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    Why Isn’t Chief Content Officer a Bigger “Thing” Yet?

    The search for Chief Content Officer (CCO) on LinkedIn yields over 46,000 people. So why don’t we know as much about them as we do Chief Financial Officer, Chief Operations Officer, or Chief Technology Officer? It’s a new title, and it was all the rage a few years ago, but there’s an answer to this question that may help us uncover what stands in the way of CCO becoming more widely accepted on the C-Suite.

    Where do Chief Content Officers fall in the hierarchy?

    Creative teams, made up of copywriters, graphic artists, videographers, web designers, and more, are usually under the brand function of enterprise organizations. Many companies diversify their structure by creating content teams under a demand generation function of marketing as well.

    When you think of content marketing, you probably think of multi-media influence across mediums. It’s an omnichannel experience, and content marketers must rise to the challenge of communicating with their target audience in a personalized, meaningful way to engage and delight them. The reward? Their interest, following, engagement, and (hopefully) conversion to a customer. If you do it right, you gain trust, loyalty, and advocacy for your brand. For this reason, content creators typically fall under the marketing function, and marketers are often led by Chief Marketing Officers (CMOs).

    Since 56% of Chief Content Officers have been appointed since 2016, the hierarchy within each organization might look different. At some, a CMO will lead the marketing department and hire a VP of Content Marketing to run content strategy and production. At other organizations, CMOs and CCOs both have a seat at the executive table. So, why isn’t Chief Content Officer a more prominent title? Well, it’s the same reason that CMOs are finding it harder and harder to maintain their executive presence.

    What CMOs and CCOs currently lack

    CMOs are falling behind their peers when it comes to tech adoption and data-driven strategy. That’s because our world is rapidly evolving, and technology is reshaping the way we approach business. While marketers have adopted technology that helps optimize their campaigns, they are slower to adopt more advanced technology for a few reasons. The first is their budget. A CMO’s budget is usually not as high as some of their counterparts, making it difficult to adopt more expensive technologies at scale to showcase the value-add it would provide to their teams. In addition, marketers house several creatives who are worried about the impact of AI and machine learning on their creative skillset. Finally, marketers have one of the most difficult jobs when it comes to proving brand awareness, attributing prospect engagement to marketing spend, and showcasing the ROI that is directly derived from creative content. Why? It all comes down to one major problem… Humans are complex creatures.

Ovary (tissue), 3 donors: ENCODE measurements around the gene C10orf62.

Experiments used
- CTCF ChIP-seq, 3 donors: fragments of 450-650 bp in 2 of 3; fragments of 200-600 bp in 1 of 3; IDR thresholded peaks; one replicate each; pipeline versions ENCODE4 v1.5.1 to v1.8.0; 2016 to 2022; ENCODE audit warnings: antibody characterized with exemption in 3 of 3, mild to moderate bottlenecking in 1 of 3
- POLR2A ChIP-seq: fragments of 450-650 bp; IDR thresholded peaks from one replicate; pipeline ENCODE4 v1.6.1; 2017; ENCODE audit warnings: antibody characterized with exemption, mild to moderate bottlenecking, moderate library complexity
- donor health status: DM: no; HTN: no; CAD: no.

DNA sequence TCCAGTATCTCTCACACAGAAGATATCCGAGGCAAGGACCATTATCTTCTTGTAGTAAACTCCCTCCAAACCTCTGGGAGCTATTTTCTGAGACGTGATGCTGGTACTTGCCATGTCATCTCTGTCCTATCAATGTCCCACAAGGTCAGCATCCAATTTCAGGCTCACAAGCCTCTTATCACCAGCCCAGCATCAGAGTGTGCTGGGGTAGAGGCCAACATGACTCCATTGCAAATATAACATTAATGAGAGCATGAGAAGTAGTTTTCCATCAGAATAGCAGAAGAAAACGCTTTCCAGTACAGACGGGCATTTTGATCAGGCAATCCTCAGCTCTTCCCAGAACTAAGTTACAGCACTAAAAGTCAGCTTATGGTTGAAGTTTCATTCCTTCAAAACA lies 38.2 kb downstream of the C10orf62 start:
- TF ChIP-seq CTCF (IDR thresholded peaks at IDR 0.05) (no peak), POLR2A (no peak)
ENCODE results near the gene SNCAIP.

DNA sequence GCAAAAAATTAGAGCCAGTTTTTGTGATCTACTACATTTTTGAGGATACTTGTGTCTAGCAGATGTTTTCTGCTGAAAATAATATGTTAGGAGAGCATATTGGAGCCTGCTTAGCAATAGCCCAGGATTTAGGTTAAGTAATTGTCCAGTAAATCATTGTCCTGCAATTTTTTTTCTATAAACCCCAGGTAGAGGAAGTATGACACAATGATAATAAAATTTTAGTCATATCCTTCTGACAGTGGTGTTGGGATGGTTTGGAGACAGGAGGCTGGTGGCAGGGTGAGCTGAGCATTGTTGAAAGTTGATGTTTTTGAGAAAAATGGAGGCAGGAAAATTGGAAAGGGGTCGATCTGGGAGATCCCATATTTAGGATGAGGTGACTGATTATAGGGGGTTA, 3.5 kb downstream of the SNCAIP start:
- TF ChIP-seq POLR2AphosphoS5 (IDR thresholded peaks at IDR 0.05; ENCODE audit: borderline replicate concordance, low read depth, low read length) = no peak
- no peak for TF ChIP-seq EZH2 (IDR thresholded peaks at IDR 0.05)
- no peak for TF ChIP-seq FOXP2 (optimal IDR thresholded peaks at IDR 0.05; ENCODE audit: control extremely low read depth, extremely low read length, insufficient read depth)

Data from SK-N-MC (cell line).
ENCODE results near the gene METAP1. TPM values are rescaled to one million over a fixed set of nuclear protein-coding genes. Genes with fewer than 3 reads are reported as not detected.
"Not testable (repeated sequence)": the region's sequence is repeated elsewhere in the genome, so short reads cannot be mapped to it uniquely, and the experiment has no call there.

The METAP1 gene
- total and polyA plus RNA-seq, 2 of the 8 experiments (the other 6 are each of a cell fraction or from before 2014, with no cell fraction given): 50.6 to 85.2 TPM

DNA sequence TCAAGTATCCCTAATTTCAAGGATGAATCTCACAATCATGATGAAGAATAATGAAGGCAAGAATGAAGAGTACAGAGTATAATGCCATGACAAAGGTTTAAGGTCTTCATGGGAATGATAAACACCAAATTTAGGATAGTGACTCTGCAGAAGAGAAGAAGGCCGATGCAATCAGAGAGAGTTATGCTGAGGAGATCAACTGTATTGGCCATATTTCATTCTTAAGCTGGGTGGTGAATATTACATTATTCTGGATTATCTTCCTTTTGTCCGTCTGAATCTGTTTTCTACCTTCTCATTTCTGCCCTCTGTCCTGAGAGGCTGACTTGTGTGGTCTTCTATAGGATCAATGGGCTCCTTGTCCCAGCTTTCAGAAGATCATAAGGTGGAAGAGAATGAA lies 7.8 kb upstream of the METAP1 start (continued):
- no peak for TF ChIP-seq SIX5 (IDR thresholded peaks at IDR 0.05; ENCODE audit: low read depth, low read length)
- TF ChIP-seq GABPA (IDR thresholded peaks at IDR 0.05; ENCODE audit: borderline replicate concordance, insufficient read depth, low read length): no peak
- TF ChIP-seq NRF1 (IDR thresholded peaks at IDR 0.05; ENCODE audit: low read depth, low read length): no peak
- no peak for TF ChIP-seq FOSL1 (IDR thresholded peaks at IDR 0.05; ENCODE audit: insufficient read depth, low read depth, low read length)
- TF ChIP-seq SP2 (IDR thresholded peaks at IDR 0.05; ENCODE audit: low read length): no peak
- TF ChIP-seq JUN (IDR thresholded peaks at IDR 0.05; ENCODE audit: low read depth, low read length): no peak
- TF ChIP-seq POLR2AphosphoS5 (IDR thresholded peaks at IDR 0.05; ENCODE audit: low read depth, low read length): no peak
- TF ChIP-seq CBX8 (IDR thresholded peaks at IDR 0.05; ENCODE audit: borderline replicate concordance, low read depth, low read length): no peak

Sounds like brands just need to set up more Match profiles, right? How well has online dating worked for you? Same concept here. Market research is extremely helpful for strategy and execution, but again… what works for one person won’t work for someone else. We all have unique needs and desires. Go figure. No wonder both dating and marketing are so difficult.

    So, why aren’t Chief Content Officers a bigger “thing”? Well, I’d argue it comes down to showcasing value—specifically, value down to the dollar. How much is the ROI for investment in expensive brand awareness campaigns? What about that content budget to create hype videos, thought leadership blogs, branded podcasts, influencer webinars, etc.?

    Becoming more data-driven with help from technology

    Chief Content Officers are few and far between, but they are becoming more prevalent. While we can’t all be as cool as the first-ever CCO, Ann Handley of MarketingProfs, we can strive to achieve greater impact at our organizations by taking a more data-driven and human approach to our content. Great content comes from great research, expertise, and a commitment to quality. That’s why understanding your market is so important to content strategy, creation, and execution. You need to understand your audience and cater to their needs. And prioritizing personalized content at a rigorous scale requires a technology partner to help you do it. Let’s face it. The world isn’t slowing down anytime soon. Tech advancements aren’t either. As content marketers, we must be prepared to earn our seat at the table with data-driven strategy and tech-savvy processes that amplify our programs and create measurable impact.

    How can you possibly do that, you ask? Well, we’re approaching a time where the Fly stage of our Content Maturity Model is necessary to move the needle. We need to adopt technology as our partners to scale our content programs and create more meaningful engagement with our targets.